As a public relations professional who conducts media training workshops and works with the media on a regular basis, I am always intrigued with the public’s perception of the media. For instance, do people believe everything they read in the newspaper or view on TV? According to a recent Gallup poll, some do, but more don’t.

Media Training: Gallup Poll on Confidence in Newspapers

Gallup Poll on Confidence in Newspapers


Trust in newspapers, according to the poll, has fallen to 23 percent, down from 25 percent in 2012 and 28 percent in 2011. According to the poll, confidence in the media peaked in 1979 with a high of 51 percent. That confidence has been steadily eroding ever since.

With the onset of social media, streaming and other technologies, the public has hundreds, if not thousands, of news and media outlets competing for their attention. This onslaught of choice means that today’s journalists are valiantly struggling to get your attention. Drama and conflict sell newspapers and attracts TV viewers. Unfortunately, the pressures of today’s media complex compel some journalists to focus more on alleged improprieties and scandals than the mundane world of earnings, facts and success stories.

Understanding the Media Through Media Training

I do a lot of media training of key leaders in companies and organizations throughout the Carolinas. One of the first topics we tackle in media training is entitled “Understanding the Media.” I believe that the more one understands the pressures that reporters face and the way that they look at the world, the better equipped you are to communicate with them more effectively.

Although I know that all journalists are not made from the same mold, I do think that most see themselves as watchdogs on our government and corporate America. They are often skeptical of corporate America and feel it is their job to protect the public and disadvantaged from corporate and government wrongdoings. In a free, capitalist society such as ours, watchdog journalists are critically important to ensure both business and corporations are kept in check and held accountable to their constituents and the general public.

It is also important that corporate spokespeople make themselves available to the media when appropriate to answer questions, confirm or deny rumors and educate journalists about their business. Many spokespeople are reluctant to speak with reporters due to an inherent distrust based on a bad prior experience in which they were misquoted, quoted out of context or pilloried.

Business people don’t trust reporters. Reporters don’t trust business people. The reality is that both sides are to blame for this standoff. In today’s 24/7 media world, business leaders need to engage in media training to learn how to interact with the media and adopt realistic expectations for media coverage. The media need to do a better job of understanding corporate America and the constraints that competitors, regulators and shareholders place on owners’ ability and willingness to divulge sensitive information to reporters.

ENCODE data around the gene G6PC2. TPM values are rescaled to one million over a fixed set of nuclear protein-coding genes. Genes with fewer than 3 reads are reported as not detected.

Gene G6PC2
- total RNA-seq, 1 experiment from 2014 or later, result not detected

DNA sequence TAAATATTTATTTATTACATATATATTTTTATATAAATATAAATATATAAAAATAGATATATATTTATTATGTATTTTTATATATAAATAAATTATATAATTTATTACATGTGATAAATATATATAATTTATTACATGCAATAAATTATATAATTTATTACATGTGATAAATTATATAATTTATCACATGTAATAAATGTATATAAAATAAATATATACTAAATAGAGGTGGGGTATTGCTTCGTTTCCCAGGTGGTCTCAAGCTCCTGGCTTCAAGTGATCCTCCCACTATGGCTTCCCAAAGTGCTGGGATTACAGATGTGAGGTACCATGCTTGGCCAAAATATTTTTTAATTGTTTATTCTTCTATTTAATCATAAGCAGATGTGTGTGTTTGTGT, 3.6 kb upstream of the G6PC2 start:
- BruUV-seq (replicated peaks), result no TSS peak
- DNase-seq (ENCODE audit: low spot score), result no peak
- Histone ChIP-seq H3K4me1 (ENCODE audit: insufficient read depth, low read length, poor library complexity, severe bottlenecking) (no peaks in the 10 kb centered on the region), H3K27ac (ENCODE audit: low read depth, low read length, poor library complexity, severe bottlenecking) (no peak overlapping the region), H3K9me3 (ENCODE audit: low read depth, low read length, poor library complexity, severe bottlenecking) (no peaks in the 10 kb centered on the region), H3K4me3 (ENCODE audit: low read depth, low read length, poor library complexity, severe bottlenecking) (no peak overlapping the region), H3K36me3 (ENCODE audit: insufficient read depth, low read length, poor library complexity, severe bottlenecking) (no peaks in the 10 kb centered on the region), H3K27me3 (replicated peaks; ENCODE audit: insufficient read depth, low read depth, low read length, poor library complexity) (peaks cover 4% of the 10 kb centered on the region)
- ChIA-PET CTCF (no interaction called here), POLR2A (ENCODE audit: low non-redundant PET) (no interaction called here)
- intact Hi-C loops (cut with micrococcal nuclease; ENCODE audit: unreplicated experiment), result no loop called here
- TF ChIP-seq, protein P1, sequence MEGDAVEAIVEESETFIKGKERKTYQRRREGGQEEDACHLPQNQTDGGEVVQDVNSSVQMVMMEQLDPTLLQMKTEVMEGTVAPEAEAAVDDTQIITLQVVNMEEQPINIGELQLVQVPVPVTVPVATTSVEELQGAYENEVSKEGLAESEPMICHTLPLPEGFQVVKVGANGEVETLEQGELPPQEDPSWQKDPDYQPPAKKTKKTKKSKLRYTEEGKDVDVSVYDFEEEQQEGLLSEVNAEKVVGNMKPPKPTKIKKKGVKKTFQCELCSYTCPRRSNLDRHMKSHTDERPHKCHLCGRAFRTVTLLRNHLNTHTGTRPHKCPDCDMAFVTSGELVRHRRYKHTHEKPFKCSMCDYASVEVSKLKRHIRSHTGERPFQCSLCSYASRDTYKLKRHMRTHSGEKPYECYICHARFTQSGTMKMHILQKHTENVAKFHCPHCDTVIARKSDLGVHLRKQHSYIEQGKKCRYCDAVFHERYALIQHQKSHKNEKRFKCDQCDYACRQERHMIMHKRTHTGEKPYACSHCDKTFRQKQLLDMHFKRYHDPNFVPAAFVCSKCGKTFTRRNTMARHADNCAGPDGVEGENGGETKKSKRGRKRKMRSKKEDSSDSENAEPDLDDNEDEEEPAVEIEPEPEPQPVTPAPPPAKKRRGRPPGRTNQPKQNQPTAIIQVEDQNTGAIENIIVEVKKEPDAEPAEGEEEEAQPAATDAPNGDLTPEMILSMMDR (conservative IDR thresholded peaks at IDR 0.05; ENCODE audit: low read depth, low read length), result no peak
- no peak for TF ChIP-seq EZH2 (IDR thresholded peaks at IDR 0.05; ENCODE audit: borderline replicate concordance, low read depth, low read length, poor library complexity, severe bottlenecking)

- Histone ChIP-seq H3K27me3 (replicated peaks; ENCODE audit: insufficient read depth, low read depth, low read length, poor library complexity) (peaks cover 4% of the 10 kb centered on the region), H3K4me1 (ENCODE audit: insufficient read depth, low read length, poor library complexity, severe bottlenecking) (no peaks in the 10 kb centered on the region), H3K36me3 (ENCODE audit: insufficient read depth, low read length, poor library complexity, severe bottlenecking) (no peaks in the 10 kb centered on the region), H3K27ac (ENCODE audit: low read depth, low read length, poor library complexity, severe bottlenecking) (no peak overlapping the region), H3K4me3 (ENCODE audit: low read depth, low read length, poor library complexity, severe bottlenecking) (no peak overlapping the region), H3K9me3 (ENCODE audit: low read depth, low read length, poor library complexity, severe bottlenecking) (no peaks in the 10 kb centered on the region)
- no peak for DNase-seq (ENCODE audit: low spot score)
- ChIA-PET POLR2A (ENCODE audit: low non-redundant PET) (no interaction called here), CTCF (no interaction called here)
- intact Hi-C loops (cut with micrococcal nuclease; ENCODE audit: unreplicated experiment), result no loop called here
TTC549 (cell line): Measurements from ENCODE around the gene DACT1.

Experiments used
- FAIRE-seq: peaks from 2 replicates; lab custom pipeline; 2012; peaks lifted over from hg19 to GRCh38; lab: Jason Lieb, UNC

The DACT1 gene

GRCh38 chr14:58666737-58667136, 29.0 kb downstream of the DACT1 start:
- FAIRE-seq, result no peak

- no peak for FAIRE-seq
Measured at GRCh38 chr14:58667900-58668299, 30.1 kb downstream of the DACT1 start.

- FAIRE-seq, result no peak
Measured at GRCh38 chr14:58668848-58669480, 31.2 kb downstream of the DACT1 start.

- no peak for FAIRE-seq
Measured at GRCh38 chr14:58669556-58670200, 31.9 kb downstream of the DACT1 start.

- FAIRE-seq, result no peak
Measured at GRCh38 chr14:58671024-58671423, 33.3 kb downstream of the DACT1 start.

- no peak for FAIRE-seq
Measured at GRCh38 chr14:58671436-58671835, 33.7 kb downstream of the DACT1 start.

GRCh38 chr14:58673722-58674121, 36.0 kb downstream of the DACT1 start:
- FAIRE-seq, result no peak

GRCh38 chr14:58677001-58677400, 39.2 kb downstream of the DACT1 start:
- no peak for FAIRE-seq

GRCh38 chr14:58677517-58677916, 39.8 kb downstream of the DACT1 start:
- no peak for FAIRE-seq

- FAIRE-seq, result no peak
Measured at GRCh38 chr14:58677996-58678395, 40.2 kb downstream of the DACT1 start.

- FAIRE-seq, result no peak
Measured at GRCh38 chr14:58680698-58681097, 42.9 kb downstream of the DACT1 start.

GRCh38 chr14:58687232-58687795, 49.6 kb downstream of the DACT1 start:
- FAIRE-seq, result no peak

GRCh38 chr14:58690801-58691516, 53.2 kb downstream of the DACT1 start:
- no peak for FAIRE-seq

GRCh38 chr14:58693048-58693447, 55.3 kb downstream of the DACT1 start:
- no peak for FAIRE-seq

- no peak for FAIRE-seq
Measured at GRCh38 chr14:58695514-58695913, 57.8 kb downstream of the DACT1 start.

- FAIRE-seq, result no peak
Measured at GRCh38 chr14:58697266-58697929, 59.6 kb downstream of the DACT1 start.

Most journalists are smart, hardworking and try to be fair. Unfortunately, some let their zeal hamper their better judgment and are too quick to inject their own bias and mistrust of corporations into the story. Although the resulting story may be technically correct, it lacks balance and credibility because it does not tell the full story, quotes sources out of context and purposefully withholds opposing views other than those that support the author’s original premise.

Just like journalists, most business people are smart, hardworking and try to be fair. Unfortunately, some let their fear of the media, reluctance to face adversaries and fear of litigation dictate their communication strategy (or lack thereof). The result is that key audiences, including the media, believe the corporation has something to hide, is unfeeling and uncooperative, and not trustworthy.

Media Training: Both Journalists and Business People Have Much to Learn

Journalist and business people have much to learn from each other. A seasoned PR professional has an important role to play in bridging the gap and educating both parties through media training. Greater communication engenders greater trust.

Some additional highlights from the Gallup poll include:

  • Trust in newspapers has steadily declined since its 1979 high of 51 percent
  • Trust in TV news tied that of newspapers, with 23 percent saying they trust TV news sources. This is down from a 1993 high of 46 percent–when Gallup first began asking about it.
  • Liberals trust newspapers more than conservatives.
  • Conservatives’ confidence in newspapers, at 15%, is down from 21% in 2012 and 2011.
  • Moderates’ confidence has been trending downward for the past two years, and is now at 25%.
  • Liberals remain the most confident in newspapers, with 31% putting a great deal or quite a lot of confidence in them this year.
  • Liberals also are more trusting of TV news at 26 percent; moderates at 24 percent and conservatives at 18 percent.
  • Democrats are most confident in newspapers, at 33%, while independents are less so, at 19%, and Republicans, at 16%, are least confident.
  • Women trust all news sources more than men
  • Educated people trust the news less than the uneducated
  • Regardless of class, education, or party affiliation, trust in the news is below 31 percent in every case